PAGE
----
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CLINICAL

Algorithm could change way to treat wet AMDAn algorithm for guiding clinical judgments about the futility of anti-VEGF treatment of neovascular age-related macular degeneration (nvAMD) has importance from clinical, ethical, and legal perspectives and would be a valuable decision-making tool for retina specialists and payors, according to David T. Wong, MD.
Multiple strategies pursue treatment of dry AMDThere are a number of ongoing clinical trials investigating treatments for dry age-related macular degeneration (AMD). These modalities include medications that are already in use for other indications and investigational agents representing various novel mechanisms of action.
Is there risk between intravitreal injections and posterior capsule rupture during cataract surgery?Intravitreal injections and posterior capsule rupture during cataract surgery: is there a risk? Research published in the American Journal of Ophthalmology may have an answer.
New products, advancements in dry eyeDavid Kading, OD, FAAO, FCLSA, discusses new products, studies, and patient education available to help combat dry eye disease.
Preparing your patient for PRKPhotorefractive keratectomy (PRK) was the original excimer laser procedure approved by the FDA—and is still a safe and effective treatment of refractive errors. PRK has the benefits of no-flap creation; therefore, there is no risk of flap complications.
Securing grafts without sutures
Securing grafts without suturesGlaucoma drainage devices aid in controlling IOP by redirecting aqueous from the anterior chamber to an external reservoir to regulate flow. While effective, they are traditionally anchored through the use of sutures, which is both time-intensive and may cause complications.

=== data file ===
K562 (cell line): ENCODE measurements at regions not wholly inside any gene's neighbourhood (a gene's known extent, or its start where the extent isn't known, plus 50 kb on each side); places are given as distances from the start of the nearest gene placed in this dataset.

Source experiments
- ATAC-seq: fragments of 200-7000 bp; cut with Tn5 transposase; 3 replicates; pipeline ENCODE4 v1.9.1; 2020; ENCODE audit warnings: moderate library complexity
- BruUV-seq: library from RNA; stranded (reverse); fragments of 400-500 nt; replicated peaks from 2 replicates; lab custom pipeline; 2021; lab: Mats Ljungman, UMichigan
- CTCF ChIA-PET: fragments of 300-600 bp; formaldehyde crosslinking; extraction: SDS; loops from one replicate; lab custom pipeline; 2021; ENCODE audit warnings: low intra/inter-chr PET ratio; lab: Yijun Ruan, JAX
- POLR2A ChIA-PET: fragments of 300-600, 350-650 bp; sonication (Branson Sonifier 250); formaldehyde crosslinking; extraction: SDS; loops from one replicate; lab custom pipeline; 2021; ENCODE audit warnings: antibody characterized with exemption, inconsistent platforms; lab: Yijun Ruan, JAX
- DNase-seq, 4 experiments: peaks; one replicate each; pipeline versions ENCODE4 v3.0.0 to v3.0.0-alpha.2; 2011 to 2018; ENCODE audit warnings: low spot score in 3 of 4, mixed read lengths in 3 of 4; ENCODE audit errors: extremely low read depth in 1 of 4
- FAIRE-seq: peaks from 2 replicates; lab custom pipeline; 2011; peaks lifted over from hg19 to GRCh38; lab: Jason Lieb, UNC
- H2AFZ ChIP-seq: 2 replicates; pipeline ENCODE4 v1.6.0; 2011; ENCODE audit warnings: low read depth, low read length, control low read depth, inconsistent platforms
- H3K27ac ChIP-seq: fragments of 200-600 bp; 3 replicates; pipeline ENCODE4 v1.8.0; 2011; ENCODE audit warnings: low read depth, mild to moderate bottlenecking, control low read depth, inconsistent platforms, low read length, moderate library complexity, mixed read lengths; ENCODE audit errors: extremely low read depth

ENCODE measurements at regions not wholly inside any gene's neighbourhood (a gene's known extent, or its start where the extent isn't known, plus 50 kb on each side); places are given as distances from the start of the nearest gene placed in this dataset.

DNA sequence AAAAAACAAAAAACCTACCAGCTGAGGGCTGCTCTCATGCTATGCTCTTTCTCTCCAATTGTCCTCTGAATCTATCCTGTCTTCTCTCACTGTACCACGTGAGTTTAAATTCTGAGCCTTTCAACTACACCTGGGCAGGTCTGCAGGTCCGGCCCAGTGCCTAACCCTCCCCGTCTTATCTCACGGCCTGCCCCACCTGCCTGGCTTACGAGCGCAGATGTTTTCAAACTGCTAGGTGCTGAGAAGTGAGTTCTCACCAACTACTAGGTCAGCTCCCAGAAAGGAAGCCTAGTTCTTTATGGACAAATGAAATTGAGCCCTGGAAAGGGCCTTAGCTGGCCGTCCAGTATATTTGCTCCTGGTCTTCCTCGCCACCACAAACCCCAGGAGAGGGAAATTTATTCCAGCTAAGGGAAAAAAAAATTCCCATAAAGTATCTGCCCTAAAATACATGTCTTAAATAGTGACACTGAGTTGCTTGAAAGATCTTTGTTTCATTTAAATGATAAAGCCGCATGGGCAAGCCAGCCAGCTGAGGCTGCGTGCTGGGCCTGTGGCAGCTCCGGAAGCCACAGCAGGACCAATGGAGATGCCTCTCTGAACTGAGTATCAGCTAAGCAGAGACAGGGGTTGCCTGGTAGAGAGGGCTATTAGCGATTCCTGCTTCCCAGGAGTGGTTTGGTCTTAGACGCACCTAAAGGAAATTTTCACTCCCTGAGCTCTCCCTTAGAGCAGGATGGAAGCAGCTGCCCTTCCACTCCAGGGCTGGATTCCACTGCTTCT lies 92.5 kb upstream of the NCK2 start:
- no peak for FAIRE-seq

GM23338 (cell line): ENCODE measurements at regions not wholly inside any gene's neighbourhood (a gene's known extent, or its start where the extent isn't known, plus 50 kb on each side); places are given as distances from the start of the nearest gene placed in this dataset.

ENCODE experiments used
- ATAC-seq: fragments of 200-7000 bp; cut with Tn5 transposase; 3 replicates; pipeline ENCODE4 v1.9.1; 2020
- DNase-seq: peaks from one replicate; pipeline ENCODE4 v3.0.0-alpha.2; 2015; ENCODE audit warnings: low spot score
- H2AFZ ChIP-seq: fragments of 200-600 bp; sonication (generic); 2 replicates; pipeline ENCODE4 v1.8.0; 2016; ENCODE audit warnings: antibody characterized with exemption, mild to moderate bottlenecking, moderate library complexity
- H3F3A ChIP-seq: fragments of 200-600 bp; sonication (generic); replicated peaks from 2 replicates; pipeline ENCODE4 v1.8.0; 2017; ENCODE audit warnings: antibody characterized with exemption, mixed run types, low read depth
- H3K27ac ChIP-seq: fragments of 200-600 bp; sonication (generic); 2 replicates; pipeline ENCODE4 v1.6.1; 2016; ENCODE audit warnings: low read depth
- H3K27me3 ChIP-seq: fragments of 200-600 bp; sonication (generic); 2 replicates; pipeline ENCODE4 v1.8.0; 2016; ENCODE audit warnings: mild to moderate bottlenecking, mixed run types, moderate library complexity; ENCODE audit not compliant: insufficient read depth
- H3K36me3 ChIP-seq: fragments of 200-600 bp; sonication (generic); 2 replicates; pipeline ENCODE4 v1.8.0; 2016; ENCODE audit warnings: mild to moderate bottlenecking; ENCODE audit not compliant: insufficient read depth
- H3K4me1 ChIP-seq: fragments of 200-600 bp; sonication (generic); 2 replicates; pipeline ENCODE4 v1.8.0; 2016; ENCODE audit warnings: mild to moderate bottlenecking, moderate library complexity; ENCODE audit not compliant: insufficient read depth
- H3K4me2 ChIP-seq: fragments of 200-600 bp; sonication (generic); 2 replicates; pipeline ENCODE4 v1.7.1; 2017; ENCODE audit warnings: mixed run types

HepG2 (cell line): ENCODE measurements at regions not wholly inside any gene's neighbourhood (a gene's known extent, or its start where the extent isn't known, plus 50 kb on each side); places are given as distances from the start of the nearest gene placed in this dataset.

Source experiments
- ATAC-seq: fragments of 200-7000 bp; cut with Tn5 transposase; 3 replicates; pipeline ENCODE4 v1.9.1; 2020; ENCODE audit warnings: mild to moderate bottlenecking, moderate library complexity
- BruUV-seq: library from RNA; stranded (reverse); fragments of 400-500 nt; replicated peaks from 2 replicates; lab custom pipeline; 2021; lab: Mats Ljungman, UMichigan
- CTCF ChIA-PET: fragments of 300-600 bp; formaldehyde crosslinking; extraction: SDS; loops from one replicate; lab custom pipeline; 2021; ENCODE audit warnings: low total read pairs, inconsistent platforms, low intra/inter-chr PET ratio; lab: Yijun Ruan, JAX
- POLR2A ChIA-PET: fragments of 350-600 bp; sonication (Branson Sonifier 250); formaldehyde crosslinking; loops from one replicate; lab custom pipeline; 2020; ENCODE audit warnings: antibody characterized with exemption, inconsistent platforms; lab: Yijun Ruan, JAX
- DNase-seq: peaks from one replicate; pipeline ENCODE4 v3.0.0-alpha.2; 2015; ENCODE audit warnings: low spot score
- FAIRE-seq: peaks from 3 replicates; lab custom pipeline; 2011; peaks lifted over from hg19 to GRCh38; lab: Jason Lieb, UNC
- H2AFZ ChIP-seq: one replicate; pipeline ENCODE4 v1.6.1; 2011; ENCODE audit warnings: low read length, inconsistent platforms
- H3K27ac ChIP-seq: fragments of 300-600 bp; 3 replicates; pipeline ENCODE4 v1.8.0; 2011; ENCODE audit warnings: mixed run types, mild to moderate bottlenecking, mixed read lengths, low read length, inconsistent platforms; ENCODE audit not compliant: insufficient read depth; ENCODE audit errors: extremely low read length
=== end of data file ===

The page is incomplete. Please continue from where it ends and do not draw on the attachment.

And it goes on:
Portable imaging system captures quality imagesNew technology has been paired with the time-tested technique of direct ophthalmoscopy to create a portable, retinal imaging system (D-Eye, D-Eye S.r.l.) that utilizes a small optical device magnetically attached to a smartphone.
Growing attention turns to cerebrospinal fluid pressure in glaucomaRecently, evidence has been accumulating to support the theory that cerebrospinal fluid pressure (CSFp) is also important in primary open-angle glaucoma (POAG) and normal-tension glaucoma (NTG), and the relationship has potential implications for clinical practice, said R. Rand Allingham, MD.
Cataract, glaucoma surgery in uveitis patients present added challengesCataract surgery in patients with coexisting uveitis is more challenging than managing either condition alone. Surgeons must answer a different set of questions and consider alternative management strategies, said Debra A. Goldstein, MD, FRSC, professor of ophthalmology and director of the Uveitis Service, Department of Ophthalmology, Northwestern University Feinberg School of Medicine, Chicago.
Helping patients better understand glaucomaWhen I was a resident at the SUNY College of Optometry, I was asked a to conduct a few patient question and answer sessions regarding glaucoma. The sessions consisted of me sitting with a small group of patients, family members, or whoever wanted to know more about glaucoma.